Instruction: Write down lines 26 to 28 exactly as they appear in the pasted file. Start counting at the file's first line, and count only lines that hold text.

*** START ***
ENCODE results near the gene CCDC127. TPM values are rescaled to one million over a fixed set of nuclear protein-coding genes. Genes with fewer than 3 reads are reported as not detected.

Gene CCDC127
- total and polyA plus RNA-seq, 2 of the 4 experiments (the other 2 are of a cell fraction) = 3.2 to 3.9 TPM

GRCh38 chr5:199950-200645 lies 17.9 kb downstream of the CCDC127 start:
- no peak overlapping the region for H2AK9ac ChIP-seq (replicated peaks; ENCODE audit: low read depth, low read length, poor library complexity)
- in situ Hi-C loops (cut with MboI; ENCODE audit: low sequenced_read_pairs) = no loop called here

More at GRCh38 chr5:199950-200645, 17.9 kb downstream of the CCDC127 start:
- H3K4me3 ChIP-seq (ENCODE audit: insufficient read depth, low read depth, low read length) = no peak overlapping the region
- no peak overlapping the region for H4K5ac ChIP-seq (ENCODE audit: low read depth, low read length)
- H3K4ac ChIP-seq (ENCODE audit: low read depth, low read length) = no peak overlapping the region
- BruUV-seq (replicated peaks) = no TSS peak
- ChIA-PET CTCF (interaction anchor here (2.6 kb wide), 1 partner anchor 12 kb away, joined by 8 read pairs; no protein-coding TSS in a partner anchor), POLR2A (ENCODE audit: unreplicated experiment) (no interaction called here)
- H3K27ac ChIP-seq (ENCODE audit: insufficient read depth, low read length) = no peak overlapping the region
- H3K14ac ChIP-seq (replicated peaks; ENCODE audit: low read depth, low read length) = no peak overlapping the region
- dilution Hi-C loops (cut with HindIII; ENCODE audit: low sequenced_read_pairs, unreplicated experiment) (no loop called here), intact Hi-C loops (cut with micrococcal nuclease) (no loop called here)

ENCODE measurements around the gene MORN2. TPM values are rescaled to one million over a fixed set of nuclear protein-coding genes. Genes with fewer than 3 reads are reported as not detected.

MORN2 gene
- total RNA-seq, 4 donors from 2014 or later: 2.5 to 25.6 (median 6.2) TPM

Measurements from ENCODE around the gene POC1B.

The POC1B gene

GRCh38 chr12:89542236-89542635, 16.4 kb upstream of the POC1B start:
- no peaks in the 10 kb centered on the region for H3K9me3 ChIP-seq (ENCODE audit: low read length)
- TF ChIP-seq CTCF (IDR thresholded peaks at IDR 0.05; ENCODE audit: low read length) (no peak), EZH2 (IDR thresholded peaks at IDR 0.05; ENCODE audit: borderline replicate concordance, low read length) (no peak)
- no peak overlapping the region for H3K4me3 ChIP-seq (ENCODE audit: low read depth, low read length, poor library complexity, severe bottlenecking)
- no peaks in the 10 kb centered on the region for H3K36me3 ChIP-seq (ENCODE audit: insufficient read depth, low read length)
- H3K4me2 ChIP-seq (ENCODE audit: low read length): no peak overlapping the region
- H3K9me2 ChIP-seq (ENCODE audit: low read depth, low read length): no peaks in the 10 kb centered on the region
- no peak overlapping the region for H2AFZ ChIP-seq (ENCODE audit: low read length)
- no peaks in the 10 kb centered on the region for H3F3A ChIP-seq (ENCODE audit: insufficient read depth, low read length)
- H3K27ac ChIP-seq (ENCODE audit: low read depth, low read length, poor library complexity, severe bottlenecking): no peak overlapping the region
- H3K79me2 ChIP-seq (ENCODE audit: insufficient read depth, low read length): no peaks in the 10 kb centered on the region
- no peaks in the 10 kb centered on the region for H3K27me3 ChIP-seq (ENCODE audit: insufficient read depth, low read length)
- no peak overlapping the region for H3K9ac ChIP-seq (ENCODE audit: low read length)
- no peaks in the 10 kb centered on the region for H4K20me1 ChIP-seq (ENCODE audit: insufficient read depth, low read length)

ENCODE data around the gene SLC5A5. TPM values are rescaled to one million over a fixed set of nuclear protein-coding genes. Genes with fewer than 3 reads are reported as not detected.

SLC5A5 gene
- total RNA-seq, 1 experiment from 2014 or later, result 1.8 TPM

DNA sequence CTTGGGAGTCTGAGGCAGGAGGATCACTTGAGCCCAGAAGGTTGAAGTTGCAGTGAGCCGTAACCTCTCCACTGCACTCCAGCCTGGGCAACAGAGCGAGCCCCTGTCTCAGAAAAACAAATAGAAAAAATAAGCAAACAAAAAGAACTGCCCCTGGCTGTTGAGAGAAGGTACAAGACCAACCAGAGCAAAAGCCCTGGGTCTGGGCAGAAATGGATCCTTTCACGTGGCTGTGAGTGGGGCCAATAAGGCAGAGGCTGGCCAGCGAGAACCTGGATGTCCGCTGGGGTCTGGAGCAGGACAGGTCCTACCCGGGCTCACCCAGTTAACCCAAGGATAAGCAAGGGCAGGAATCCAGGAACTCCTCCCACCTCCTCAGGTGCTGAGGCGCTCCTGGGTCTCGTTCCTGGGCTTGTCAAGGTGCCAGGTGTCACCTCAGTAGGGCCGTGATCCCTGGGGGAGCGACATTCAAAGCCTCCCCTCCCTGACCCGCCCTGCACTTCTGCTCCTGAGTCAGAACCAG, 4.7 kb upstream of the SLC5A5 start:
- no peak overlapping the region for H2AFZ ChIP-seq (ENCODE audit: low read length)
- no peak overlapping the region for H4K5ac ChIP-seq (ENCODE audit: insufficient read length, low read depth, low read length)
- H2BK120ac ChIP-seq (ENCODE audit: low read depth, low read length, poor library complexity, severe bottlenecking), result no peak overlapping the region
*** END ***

- H3K4me2 ChIP-seq (ENCODE audit: low read length): no peak overlapping the region
- H3K9me2 ChIP-seq (ENCODE audit: low read depth, low read length): no peaks in the 10 kb centered on the region
- no peak overlapping the region for H2AFZ ChIP-seq (ENCODE audit: low read length)